There’s one big caveat, though, and that comes down to a question of money as in can Mitchell raise enough to pound away on three vulnerabilities for which Senator Jim Risch has no adequate response. If Mitchell can get the funding to saturate the major television markets with good ads exposing these “wounds,” at a minimum he can make what many expect to be a run away Risch victory into a much narrower race.

Here are three concepts for 60-second ads the Mitchell people ought to fine tune and run:

Ad #1: You pay more taxes, Risch pays less.

Recall folks 2006 when then Governor Jim Risch sold the legislature a bill of goods about switching the one quarter of public school funding that comes from property taxes to an increase in the sales tax.

He claimed public education would lose nothing. He was wrong---they lost $50 million and the evisceration of public school funding in Idaho accelerated significantly. Idaho now is 50th out of 51 states and the Federal District, behind even Mississippi in state per pupil support.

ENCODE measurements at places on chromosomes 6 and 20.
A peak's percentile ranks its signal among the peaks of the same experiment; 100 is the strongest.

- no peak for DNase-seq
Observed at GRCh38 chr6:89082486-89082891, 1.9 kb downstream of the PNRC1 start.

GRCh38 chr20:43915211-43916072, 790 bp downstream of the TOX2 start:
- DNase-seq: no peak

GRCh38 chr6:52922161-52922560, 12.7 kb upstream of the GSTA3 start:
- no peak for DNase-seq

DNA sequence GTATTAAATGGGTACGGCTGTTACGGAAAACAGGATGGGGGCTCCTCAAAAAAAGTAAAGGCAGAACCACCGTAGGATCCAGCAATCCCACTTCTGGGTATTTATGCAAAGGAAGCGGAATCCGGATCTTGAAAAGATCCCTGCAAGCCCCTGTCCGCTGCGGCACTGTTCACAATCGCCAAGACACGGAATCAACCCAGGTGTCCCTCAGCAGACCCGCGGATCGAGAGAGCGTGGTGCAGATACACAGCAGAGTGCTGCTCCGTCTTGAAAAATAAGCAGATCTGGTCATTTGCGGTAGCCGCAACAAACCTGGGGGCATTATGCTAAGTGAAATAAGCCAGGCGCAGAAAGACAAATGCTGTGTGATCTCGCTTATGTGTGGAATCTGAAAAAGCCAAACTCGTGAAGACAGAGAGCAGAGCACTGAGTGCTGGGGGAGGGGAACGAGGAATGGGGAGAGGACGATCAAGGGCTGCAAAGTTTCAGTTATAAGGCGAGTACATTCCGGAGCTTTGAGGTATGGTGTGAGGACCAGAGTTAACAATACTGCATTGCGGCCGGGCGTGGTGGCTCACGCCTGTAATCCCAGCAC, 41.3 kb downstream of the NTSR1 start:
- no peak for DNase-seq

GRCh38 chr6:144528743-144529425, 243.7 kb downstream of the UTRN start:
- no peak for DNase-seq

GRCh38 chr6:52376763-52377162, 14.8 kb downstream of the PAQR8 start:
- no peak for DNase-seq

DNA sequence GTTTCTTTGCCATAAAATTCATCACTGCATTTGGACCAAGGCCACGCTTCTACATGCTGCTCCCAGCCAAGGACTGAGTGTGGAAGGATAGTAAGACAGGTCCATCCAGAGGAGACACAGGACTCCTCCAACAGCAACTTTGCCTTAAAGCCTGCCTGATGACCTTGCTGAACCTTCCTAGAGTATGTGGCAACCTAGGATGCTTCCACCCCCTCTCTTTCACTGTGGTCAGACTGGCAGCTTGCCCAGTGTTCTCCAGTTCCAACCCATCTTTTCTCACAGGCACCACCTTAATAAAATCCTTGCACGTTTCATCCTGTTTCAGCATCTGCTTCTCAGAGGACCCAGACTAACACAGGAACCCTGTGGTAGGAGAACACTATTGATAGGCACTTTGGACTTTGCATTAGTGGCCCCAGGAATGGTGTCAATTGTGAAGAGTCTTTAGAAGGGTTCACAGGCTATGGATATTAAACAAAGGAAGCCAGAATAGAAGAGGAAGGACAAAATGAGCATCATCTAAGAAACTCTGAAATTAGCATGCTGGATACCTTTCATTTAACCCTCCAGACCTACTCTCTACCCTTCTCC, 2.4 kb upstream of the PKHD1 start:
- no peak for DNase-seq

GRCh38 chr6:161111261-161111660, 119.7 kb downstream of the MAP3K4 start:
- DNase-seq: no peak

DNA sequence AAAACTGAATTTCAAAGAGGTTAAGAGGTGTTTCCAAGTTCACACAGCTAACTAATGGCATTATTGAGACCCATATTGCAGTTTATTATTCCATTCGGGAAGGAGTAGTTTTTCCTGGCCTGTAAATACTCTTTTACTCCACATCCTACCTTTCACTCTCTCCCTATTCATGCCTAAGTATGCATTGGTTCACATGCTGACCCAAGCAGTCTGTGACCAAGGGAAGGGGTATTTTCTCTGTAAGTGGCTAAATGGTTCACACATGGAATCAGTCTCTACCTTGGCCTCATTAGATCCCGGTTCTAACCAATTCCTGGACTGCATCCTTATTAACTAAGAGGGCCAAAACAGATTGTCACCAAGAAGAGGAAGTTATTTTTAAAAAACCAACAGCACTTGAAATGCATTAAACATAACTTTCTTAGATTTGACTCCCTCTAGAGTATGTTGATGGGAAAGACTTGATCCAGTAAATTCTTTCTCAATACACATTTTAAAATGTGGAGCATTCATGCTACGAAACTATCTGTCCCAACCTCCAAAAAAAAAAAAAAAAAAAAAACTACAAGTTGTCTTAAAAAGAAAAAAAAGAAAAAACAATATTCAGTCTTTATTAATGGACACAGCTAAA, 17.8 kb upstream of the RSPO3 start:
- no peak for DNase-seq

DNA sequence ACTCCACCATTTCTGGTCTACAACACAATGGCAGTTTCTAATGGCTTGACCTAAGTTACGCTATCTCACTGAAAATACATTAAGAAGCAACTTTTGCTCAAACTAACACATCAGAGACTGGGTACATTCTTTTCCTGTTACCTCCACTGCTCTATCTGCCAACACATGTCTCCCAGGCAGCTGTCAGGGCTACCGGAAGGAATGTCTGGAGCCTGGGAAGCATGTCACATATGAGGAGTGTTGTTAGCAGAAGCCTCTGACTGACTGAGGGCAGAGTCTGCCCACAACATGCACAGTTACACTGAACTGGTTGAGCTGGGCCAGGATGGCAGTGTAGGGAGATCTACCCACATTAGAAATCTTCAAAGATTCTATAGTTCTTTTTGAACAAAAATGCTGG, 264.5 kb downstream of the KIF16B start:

Risch claimed no personal benefit from the switch. In a one-day special legislative session in August, while most Idahoans were enjoying vacations, he rammed through the Legislature a bill he knew would lower his Idaho property taxes by at least $4,000. He remained silent about his break while the vast majority got the shaft.

He said if it could be proven he benefitted personally he would drop out of the race. The proof was submitted but he’s still sitting in the Senate.

You can’t afford Jim Risch and Idahoans can’t trust Jim Risch. I’m Nels Mitchell and I authorized this message.

Ad #2 Arrogance

There is only one word that describes it: arrogance. In a December 2012 interview with the Idaho Statesman, Senator Jim Risch said there was no sense working hard in Washington, D.C., because everything is so partisan only grid-lock thrives. (more…)

On the front page